Ridout Barron


New legislation addresses human rights concerns for farm workers

The challenges faced by businesses and their employees often vary depending on industry and location. In Alberta, human rights concerns about farm labour have led to recent changes to employment standards legislation. This means that farm owners will have more employment laws to consider when managing waged, non-family employees.

The legislation designed to address these human rights concerns was enacted on Jan. 1, 2018. It is called the Fair and Family-Friendly Workplaces Act, and entitles all Alberta farm employees to general holiday pay and vacation pay. Employees who work their scheduled shifts before and after the general holiday or who work on the holiday itself if required are eligible for this pay.

Another change from the new legislation is that probationary periods are now 90 days instead of three months. This means that workers can take unpaid leave with their jobs protected as of day 91. Farms still do not have to pay overtime or limit hours of work, though four days of rest must be given every 28-day period. These days are at the employer's discretion.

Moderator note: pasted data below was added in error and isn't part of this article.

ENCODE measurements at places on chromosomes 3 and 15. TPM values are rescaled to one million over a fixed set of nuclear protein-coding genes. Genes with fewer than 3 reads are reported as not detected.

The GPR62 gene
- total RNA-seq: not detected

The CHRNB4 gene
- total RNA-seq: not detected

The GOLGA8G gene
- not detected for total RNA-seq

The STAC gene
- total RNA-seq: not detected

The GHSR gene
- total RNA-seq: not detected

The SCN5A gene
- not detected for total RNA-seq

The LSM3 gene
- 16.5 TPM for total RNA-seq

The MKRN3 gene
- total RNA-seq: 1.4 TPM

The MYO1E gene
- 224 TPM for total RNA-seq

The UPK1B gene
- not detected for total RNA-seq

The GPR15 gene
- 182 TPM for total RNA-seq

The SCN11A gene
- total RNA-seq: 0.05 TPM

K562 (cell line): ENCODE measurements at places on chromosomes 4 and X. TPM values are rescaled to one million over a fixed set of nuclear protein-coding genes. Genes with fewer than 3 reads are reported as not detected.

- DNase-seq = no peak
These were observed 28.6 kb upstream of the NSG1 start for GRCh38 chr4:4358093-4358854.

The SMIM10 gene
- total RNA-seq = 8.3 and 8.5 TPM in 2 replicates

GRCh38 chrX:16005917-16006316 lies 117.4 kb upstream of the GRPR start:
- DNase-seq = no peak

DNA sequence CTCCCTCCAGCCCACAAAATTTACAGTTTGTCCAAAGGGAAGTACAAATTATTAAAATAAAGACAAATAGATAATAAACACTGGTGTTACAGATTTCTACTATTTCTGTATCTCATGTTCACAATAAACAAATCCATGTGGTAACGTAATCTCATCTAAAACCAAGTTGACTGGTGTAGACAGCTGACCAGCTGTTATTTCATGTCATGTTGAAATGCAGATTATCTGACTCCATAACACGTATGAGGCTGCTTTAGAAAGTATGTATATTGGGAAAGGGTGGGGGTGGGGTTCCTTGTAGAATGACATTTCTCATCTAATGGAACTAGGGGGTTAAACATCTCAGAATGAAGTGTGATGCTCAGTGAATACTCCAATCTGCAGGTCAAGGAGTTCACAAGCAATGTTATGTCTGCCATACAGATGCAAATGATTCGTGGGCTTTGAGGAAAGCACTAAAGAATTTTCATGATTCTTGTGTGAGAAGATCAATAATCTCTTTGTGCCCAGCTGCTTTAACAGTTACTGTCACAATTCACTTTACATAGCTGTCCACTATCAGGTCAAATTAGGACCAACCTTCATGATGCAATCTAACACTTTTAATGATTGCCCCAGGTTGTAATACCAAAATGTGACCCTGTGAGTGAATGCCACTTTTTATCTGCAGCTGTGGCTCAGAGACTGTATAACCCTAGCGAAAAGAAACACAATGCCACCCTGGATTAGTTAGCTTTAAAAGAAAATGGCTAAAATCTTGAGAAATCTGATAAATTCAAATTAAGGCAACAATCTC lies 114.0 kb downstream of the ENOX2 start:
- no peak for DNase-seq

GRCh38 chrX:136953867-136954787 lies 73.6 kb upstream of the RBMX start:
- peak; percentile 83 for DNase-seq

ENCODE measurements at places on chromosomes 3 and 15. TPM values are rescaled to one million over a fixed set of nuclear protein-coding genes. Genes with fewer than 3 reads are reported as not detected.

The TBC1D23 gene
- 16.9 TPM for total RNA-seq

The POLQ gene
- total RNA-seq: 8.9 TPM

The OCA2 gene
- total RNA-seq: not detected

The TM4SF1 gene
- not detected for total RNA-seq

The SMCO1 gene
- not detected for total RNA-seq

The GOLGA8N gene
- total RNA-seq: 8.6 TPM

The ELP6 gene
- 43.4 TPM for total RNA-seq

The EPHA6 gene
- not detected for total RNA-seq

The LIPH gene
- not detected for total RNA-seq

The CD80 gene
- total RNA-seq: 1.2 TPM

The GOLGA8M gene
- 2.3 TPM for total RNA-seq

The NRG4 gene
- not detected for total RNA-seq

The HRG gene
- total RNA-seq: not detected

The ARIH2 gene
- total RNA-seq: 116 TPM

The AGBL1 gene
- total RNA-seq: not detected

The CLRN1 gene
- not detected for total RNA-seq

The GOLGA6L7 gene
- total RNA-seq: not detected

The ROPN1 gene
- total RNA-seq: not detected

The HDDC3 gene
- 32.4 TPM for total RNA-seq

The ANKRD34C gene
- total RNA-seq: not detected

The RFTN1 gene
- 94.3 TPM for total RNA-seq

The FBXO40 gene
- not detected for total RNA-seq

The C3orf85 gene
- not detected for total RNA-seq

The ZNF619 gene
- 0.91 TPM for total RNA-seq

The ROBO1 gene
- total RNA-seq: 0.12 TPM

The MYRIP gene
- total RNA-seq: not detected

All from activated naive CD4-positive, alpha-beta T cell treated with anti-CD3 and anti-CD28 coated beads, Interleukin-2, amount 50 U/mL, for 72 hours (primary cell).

Those who hire farm workers will need to take certain steps to ensure these new regulations are followed and that their business can manage the changes. For example, changes to payroll may be needed for holiday and vacation pay. Other changes that may be beneficial are policy manuals, enhanced contracts and refined recruitment processes. An Alberta lawyer can help guide farm workers who have human rights concerns at work who could benefit from legal advice on possible recourse.

Source: dawsoncreekmirror.ca, "Pay attention to new farm labour laws", April 2, 2018

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